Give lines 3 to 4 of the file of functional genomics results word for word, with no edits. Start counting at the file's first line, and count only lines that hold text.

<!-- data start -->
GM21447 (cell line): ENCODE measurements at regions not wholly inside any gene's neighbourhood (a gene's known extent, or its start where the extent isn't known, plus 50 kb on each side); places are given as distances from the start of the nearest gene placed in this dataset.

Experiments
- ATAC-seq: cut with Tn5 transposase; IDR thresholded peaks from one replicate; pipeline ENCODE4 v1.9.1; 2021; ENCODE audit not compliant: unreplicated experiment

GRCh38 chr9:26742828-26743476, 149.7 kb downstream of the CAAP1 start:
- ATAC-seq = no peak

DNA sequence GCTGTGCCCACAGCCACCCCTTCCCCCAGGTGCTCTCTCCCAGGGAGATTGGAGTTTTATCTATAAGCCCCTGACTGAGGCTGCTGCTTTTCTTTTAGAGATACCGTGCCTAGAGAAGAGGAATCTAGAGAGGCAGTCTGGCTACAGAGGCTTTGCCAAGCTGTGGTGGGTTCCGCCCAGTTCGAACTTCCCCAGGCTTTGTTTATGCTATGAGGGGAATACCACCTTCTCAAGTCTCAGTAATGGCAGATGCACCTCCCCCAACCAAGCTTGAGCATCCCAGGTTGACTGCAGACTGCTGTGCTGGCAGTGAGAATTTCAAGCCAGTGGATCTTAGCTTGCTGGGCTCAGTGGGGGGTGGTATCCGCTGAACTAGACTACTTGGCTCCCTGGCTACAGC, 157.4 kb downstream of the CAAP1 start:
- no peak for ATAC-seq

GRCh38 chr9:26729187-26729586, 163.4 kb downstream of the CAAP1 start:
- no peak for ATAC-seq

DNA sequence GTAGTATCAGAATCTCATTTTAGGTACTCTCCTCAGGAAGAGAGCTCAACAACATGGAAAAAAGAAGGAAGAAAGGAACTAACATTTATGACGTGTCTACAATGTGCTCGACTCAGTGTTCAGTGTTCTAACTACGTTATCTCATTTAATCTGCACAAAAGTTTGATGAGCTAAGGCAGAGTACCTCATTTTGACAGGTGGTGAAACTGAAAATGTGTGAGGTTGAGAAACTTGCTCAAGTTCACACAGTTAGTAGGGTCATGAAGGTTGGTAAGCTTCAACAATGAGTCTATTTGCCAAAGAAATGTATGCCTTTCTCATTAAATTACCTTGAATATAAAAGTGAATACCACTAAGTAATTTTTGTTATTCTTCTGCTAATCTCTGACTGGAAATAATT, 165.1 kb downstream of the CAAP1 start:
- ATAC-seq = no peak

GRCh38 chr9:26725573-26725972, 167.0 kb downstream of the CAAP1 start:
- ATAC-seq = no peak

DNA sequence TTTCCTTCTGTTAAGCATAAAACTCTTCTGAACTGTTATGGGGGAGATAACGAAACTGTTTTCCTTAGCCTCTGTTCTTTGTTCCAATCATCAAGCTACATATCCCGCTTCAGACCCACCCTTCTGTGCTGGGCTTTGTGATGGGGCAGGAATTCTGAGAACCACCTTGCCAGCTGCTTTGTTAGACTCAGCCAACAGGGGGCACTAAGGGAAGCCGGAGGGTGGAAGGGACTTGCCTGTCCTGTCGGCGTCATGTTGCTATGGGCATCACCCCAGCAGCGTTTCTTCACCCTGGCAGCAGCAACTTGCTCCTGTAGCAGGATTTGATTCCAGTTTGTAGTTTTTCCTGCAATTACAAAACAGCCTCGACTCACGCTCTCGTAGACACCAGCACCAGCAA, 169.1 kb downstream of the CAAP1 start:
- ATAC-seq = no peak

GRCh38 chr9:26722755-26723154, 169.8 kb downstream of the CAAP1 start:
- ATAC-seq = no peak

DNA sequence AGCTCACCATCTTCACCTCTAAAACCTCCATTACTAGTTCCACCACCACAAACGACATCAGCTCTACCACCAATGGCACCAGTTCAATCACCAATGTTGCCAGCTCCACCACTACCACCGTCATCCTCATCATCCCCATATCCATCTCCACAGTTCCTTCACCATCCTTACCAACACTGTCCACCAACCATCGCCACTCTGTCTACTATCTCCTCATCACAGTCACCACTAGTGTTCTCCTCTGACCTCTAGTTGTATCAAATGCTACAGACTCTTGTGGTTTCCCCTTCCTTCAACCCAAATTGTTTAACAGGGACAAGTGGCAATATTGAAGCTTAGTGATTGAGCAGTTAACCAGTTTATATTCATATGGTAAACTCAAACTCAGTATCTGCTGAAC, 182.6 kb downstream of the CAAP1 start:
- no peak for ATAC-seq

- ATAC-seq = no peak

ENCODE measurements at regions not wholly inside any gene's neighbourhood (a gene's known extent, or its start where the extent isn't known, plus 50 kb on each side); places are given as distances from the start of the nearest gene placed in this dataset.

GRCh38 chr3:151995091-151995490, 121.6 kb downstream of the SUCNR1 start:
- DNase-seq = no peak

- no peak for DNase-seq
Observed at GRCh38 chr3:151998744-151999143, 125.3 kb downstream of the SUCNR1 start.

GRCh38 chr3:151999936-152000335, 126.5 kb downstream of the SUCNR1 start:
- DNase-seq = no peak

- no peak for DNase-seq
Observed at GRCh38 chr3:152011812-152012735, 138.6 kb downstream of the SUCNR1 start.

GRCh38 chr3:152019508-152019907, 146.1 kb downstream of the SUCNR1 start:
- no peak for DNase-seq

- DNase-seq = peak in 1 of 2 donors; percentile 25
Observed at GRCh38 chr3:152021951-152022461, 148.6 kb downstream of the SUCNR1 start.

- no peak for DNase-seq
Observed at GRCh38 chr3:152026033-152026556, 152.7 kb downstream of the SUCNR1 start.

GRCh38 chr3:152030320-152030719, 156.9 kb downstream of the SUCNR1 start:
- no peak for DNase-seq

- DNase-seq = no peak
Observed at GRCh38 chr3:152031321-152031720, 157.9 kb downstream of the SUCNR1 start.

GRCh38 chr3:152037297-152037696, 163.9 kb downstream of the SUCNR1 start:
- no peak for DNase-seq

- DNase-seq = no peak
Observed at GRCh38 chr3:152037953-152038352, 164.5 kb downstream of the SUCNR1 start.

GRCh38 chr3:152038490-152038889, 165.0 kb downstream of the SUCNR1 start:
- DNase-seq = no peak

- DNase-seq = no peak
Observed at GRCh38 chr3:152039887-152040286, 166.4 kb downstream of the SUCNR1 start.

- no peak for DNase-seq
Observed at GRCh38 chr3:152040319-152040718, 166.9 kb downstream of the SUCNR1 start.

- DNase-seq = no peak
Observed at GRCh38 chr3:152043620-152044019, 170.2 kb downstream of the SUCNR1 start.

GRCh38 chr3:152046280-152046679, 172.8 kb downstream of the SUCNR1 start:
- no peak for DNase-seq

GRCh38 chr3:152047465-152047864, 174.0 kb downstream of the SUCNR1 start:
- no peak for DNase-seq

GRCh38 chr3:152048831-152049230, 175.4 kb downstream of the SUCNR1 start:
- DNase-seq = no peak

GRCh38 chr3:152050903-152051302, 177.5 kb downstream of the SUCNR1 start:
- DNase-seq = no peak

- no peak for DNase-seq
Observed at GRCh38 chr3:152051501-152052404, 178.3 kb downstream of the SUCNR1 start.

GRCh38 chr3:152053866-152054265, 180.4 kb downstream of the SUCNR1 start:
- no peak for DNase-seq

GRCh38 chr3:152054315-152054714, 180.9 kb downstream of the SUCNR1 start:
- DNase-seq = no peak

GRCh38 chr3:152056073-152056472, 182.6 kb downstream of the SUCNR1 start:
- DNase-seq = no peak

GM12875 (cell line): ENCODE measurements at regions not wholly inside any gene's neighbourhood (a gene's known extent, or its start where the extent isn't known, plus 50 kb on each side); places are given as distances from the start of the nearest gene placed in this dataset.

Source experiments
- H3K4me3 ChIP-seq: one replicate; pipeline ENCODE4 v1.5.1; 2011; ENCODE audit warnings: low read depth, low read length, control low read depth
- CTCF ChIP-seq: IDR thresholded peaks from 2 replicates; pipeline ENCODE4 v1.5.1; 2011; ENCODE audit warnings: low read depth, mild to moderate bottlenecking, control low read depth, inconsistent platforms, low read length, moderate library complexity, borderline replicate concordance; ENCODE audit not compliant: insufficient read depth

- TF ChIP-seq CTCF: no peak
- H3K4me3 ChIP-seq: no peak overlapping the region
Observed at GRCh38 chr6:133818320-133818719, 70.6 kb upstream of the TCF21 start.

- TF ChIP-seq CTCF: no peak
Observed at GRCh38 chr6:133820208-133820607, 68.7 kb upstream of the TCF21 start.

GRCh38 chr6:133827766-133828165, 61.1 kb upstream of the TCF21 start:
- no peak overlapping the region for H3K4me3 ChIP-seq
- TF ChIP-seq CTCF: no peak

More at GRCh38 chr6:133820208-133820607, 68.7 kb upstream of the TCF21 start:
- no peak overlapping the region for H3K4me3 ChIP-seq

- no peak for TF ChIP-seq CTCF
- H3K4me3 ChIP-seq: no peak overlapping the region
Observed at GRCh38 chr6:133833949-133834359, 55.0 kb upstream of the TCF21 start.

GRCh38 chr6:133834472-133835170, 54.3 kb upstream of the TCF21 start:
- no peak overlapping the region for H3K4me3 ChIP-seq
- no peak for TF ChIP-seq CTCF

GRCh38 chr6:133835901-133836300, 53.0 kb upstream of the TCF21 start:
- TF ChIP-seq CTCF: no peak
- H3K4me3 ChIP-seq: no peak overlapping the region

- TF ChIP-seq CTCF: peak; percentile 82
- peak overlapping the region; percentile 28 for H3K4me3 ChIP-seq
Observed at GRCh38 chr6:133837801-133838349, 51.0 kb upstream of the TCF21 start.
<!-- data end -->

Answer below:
- ATAC-seq: cut with Tn5 transposase; IDR thresholded peaks from one replicate; pipeline ENCODE4 v1.9.1; 2021; ENCODE audit not compliant: unreplicated experiment

GRCh38 chr9:26742828-26743476, 149.7 kb downstream of the CAAP1 start: